Antelope Intro: Jennifer McMorrow

September 12, 2014 / by / 2 Comments

Antelope Intros is a recurring GCU Today feature that introduces some of our new employees to the people around them in a way that is fun and informative. Employees are eligible to be featured in the month following their orientation. This week we’re doing something different: Because Jennifer McMorrow’s story is so extraordinary, we’re changing the format slightly to allow her to share all the details, and we’re giving her center stage. 

Jennifer McMorrow before her illness.

Jennifer McMorrow before her illness.


Job title: Enrollment counselor

Job location: Peoria

Tell us something about yourself that most people don’t know:

I was in a coma and on life support for six weeks earlier this year, in the intensive care unit for eight weeks and in physical rehabilitation for three weeks. The doctors told my parents every day that I was going to die. BUT I’M HERE! 

Here’s what happened:

On Feb. 7, I went to urgent care for a cough. The doctor immediately called for an ambulance to take me to the nearest hospital, where I was admitted. Initially, a CT scan showed severe influenza pneumonia. I was hypoxic and required supplemental oxygen.

My hypoxemia progressively worsened to respiratory failure. I was intubated, sedated, paralyzed and subsequently helicoptered to Banner Good Samaritan Hospital on Feb. 15 for a higher level of care. A day later, I was placed on extracorporeal membrane oxygenation (ECMO), which provides cardiac and respiratory support to patients whose heart and lungs no longer can function normally.

As soon as I was placed on ECMO, my hemoglobin and platelet counts trended down because of oral bleeding. Between Feb. 17 and March 6 I received 10 transfusions of packed red blood cells, platelets and fresh frozen plasma. ECMO was discontinued on March 6, but I was still on a ventilator.

Jennifer today, without her wig. As she put it, "I have come to learn that my hair does not define me."

Jennifer today, without her wig. As she put it, “I have come to learn that my hair does not define me.”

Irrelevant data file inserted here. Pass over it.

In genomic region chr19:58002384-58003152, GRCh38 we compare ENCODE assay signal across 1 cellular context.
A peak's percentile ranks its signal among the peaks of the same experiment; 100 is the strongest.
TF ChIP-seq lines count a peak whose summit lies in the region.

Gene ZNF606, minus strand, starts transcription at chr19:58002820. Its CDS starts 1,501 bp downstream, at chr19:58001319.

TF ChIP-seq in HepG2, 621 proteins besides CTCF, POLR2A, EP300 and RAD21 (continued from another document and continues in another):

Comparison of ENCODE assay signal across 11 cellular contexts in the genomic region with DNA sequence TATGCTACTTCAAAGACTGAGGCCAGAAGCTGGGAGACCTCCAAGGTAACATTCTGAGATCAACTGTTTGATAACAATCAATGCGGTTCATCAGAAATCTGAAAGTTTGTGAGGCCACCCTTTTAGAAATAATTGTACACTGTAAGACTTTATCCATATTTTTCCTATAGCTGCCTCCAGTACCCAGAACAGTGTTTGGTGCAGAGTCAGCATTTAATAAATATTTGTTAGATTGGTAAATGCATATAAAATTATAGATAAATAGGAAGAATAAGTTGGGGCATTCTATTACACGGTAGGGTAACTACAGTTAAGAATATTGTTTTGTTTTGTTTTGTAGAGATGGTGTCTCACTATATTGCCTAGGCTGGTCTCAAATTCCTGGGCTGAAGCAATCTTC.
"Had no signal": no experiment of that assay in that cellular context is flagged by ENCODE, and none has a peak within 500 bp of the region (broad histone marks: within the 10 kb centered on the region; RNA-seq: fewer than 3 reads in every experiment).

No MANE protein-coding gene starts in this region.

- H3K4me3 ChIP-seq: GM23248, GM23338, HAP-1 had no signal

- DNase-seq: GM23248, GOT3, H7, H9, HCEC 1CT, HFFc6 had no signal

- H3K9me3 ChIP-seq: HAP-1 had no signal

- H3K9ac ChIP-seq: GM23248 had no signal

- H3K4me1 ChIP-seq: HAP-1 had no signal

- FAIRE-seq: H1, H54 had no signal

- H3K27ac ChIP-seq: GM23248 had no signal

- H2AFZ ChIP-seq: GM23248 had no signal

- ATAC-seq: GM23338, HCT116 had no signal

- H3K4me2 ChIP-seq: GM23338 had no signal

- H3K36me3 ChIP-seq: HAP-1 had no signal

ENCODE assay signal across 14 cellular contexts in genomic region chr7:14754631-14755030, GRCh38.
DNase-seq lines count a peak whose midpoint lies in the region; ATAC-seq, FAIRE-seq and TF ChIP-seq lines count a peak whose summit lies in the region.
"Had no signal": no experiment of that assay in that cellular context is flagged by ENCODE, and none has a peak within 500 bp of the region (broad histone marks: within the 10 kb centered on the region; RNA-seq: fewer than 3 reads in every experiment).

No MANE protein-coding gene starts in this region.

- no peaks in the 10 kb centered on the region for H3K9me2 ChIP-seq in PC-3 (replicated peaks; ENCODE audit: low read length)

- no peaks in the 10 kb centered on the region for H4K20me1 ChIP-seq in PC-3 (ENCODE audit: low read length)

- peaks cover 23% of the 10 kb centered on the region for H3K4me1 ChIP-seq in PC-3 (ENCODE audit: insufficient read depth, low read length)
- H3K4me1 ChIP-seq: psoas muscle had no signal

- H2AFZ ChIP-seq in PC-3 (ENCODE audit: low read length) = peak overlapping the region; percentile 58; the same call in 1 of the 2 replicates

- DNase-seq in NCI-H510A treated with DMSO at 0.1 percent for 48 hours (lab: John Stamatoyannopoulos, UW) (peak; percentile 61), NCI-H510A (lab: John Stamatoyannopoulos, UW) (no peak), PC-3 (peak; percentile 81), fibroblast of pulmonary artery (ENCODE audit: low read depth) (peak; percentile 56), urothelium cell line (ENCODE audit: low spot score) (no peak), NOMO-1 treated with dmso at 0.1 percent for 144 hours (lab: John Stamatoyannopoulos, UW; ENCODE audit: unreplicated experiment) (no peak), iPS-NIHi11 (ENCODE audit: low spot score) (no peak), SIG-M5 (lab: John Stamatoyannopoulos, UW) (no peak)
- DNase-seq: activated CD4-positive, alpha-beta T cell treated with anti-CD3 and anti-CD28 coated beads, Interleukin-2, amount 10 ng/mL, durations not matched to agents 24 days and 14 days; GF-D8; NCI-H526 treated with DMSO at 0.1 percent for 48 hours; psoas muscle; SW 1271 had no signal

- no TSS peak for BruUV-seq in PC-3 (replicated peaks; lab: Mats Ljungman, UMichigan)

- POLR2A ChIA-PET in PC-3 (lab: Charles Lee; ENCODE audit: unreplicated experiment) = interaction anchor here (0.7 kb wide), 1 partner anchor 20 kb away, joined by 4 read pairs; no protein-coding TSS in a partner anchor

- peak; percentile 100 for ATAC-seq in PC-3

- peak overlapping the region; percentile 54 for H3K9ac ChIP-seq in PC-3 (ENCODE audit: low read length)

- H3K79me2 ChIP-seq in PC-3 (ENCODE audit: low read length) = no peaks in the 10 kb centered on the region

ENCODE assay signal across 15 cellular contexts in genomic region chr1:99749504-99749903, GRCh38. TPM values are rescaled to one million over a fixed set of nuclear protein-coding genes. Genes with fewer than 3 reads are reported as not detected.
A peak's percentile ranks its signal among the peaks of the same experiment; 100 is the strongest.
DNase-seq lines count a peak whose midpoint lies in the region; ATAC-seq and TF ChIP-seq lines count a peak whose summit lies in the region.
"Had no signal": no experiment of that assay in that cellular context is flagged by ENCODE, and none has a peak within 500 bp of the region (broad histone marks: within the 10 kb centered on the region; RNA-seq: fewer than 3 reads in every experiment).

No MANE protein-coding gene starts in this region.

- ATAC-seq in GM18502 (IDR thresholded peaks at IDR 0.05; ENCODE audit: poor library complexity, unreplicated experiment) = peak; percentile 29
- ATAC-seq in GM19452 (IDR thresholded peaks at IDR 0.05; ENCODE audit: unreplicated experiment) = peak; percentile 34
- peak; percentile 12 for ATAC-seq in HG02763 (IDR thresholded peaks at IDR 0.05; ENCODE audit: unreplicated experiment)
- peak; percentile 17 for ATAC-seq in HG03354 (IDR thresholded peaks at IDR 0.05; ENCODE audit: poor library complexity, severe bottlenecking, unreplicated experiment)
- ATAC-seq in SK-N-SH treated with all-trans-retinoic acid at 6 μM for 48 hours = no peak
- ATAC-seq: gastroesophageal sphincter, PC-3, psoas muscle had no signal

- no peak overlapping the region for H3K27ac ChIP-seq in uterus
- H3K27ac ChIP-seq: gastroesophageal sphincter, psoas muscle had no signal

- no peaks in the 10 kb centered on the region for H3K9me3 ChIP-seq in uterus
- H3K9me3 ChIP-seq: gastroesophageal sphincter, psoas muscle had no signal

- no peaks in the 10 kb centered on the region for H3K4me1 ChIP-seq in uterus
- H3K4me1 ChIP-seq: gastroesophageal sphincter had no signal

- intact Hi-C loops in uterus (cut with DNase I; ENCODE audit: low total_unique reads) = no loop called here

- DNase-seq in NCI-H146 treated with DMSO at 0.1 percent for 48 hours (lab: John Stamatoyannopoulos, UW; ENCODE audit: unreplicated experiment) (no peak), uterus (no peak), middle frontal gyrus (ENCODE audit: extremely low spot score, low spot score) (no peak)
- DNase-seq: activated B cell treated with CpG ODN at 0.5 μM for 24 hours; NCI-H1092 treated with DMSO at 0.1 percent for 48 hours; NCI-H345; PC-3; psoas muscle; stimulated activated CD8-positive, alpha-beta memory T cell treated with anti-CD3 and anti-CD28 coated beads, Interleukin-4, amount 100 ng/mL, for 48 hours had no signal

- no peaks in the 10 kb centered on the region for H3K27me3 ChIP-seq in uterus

I woke up on my own on March 14 — the same morning they were going to do a tracheostomy, in which a tube would have been inserted into my windpipe. The doctors had tried several times to wake me, but they were not successful. 

I remember my mom being next to my bed when I opened my eyes. She said I tried to get up and hug her. Even though I could barely whisper, she had me call my children, my dad and my sisters. There were a lot of tears. She also said the doctors and nurses that were “my team” all came to see me, and many of them cried. 

I don’t remember anything that happened in the month before the coma or any of March after I woke up. Everything I know comes from my family and my physicians. As far as having any memories of while I was in the coma, I can vaguely recall hearing my mom praying over me and my dad singing to me.

Based on what I have been told, there were several occasions while I was in the coma and on life support when I would start mouthing words despite the vent in my mouth. Supposedly, I was having conversations with my brother, who passed away in 1993, and my sister, who passed in 2003. This was frightening for my family because of what the doctors were telling them about my chances of surviving. They assumed my siblings were there to take me to heaven. Turns out, they were there to comfort and watch over me.